A client named Sam had a problem with her boss. He was treating her poorly and was exceedingly critical of Sam. This had the knock-on effect of Sam feeling undervalued and depressed. In her coaching session, it became clear she wasn't ready to leave her job but needed more respect at work to do this, and Sam realized she would need to talk to her boss. The major obstacle to confronting her boss was a feeling that she wouldn't be supported by friends, co-workers, and family. Knowing this, Sam devised a two-part plan. The first part was to garner the support of her friends and family, and the second was to get the help of her co-workers. Talking to these two communities would increase her confidence, allowing her to email her boss and sit down with them. At the end of her time in coaching, Sam had talked to her boss. While he still wasn't pleasant to work with, her working conditions had drastically improved! Her boss was much less critical of Sam, and she felt closer to her family and co-workers!

Getting a coach sounds pretty good, huh? So how do I figure out which coach is right for me? The first question you should ask about any coach is do they know about the International Coaching Federation? Coaching's most recognized licensing body is the International Coaching Federation. They dictate what a coach is and isn't, what a coach must know as a part of their training, and the necessary qualifications to be a coach. If a coach doesn't know about the International Coaching Federation, beware.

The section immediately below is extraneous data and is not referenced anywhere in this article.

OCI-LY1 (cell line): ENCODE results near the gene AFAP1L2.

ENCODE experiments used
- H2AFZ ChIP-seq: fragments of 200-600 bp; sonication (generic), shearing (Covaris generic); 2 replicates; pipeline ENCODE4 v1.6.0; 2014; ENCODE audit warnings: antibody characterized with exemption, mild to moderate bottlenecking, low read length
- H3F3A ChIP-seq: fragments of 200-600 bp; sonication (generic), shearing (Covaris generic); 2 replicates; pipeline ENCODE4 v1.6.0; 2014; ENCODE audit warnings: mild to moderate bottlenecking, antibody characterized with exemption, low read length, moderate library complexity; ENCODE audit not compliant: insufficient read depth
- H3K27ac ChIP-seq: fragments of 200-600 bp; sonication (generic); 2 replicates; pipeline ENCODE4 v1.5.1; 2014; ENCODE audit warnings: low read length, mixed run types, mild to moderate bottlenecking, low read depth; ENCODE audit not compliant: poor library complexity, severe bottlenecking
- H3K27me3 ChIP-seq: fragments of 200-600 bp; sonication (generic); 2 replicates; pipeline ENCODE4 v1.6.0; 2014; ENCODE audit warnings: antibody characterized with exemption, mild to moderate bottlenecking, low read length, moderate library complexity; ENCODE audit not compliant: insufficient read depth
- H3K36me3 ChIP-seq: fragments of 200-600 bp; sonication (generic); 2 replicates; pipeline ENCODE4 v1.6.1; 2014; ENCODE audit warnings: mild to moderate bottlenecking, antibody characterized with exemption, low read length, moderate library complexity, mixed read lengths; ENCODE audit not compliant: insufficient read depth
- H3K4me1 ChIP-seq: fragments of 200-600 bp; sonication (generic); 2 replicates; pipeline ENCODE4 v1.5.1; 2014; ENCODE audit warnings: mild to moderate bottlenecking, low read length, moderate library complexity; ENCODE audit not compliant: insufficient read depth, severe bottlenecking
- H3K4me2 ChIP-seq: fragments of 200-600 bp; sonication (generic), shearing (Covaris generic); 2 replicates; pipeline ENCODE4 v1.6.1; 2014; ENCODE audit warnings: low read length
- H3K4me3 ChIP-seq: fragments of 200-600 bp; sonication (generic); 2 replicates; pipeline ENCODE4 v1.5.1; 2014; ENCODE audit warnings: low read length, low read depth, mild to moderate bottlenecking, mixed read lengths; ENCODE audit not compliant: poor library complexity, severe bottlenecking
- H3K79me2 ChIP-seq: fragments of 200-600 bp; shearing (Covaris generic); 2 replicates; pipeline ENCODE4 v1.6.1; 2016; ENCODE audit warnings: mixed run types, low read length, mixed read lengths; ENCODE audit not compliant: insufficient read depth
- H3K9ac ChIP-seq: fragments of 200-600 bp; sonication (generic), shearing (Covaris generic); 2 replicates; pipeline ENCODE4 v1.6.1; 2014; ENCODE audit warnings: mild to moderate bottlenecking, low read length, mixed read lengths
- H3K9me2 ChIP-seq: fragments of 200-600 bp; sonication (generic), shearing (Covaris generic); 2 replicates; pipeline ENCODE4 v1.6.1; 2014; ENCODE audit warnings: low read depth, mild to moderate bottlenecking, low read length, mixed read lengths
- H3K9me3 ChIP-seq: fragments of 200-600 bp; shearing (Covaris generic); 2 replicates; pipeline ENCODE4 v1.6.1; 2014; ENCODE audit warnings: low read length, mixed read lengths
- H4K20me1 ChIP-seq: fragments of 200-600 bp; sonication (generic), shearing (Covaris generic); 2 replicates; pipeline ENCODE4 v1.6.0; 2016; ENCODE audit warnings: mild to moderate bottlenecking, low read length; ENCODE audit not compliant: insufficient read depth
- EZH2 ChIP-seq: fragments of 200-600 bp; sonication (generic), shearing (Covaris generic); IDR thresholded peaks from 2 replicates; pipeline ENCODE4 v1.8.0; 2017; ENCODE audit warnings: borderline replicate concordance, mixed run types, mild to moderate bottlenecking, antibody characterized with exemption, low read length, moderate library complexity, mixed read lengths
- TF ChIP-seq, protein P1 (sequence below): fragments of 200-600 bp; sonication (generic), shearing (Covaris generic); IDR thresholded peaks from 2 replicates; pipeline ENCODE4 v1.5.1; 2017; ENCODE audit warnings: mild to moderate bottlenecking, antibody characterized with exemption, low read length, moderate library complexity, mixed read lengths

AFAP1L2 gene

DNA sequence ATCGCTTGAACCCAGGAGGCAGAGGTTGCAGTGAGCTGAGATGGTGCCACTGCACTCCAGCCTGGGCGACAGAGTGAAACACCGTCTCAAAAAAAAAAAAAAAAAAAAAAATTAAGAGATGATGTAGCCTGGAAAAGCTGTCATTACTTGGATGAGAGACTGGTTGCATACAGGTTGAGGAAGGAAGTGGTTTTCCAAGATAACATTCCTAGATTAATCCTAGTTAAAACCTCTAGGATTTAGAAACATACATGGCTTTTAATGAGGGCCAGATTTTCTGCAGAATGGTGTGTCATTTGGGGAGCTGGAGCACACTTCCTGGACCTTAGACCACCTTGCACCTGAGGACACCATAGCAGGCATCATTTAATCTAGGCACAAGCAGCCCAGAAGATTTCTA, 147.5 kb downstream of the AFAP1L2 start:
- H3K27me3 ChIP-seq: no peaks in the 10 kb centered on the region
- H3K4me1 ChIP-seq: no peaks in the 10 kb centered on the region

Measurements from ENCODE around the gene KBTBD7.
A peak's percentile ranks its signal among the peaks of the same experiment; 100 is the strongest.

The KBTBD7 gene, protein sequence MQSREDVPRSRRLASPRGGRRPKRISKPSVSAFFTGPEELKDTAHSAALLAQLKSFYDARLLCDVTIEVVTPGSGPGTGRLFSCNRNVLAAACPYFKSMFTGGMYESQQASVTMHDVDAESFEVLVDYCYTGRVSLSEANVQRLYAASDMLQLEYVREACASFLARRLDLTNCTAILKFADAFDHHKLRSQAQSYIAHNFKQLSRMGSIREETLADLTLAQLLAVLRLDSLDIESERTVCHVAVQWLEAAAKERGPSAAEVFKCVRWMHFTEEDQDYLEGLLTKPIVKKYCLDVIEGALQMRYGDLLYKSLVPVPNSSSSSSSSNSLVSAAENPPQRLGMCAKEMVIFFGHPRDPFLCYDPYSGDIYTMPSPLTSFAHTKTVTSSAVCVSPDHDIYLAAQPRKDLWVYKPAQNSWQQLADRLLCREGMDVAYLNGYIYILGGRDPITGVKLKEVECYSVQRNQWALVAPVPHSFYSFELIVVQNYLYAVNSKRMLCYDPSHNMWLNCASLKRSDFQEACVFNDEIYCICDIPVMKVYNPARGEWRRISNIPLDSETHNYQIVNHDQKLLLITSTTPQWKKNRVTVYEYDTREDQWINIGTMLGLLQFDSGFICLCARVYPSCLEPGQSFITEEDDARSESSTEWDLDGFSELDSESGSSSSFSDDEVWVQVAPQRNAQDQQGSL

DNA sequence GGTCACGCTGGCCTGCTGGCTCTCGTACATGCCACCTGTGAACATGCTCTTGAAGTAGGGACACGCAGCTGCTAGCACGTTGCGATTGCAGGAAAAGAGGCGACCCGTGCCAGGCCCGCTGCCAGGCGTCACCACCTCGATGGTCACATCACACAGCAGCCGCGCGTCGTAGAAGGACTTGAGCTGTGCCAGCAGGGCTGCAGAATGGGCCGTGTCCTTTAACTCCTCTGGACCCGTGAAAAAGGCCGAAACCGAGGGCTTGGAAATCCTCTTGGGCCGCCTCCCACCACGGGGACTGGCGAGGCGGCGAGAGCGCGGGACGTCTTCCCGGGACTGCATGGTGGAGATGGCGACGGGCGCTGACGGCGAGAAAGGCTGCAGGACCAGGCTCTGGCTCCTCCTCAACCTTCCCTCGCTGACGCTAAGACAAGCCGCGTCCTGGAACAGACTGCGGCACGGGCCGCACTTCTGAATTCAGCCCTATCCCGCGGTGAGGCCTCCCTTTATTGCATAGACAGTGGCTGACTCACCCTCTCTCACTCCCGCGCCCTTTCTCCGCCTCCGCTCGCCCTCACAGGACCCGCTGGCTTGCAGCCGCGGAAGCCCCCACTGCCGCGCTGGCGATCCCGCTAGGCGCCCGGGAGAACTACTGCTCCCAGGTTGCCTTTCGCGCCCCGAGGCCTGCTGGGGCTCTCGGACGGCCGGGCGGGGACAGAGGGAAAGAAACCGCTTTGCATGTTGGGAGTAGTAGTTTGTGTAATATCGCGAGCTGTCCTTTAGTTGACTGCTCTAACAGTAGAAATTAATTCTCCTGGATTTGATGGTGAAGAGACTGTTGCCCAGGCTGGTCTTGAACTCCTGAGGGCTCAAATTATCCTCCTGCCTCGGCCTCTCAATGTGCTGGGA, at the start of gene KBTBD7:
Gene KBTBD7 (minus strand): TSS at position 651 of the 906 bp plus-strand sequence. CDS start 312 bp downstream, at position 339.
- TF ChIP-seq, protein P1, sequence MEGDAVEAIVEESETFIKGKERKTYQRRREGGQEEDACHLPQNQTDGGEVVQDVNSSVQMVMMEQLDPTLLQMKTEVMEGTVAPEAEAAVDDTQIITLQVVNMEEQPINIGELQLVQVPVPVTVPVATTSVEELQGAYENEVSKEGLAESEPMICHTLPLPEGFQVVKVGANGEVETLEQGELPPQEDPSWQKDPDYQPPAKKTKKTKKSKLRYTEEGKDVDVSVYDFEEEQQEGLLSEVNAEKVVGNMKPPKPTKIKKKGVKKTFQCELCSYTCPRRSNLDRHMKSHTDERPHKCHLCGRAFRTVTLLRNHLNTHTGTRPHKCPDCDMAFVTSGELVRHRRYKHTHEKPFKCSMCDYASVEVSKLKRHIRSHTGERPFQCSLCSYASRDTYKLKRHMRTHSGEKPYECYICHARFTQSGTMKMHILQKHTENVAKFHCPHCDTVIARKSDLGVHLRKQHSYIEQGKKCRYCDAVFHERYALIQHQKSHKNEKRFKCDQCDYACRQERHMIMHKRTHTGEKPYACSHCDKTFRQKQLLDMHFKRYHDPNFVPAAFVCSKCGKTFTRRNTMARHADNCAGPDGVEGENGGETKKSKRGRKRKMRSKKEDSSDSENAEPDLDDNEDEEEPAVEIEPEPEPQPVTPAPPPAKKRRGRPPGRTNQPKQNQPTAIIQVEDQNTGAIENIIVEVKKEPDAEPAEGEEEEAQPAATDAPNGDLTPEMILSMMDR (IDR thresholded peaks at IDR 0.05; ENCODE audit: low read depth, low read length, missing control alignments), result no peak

The second question is, do you and your coach connect? Do you feel heard during a session? Do you feel comfortable talking to your coach? Do you feel like you can trust your coach? If the answer is no to all these questions, then it's time to find another coach. How much benefit you get from a coach is dependent on the relationship you have with them. You can have the best coach in the world, but if you don't feel safe and comfortable talking to them, it will be all for naught!

The third question to ask is what kind of coach do you need? There are many different coaches out there with many different titles. It can be confusing trying to pick one. The easiest way to see if a coach can help you is to look at the content they are creating on their website. Seeing a coach's content can give you an idea of the issues they work with and can be a great place to start your own self-improvement. Most coaches will also clearly articulate their specialization and how they can help you. If you like the vibes a coach is giving off, give them a call and book a coaching session. See if it is a good fit, and if it's not, that's okay. There are a million different coaches for a million different people. Find one that works for you!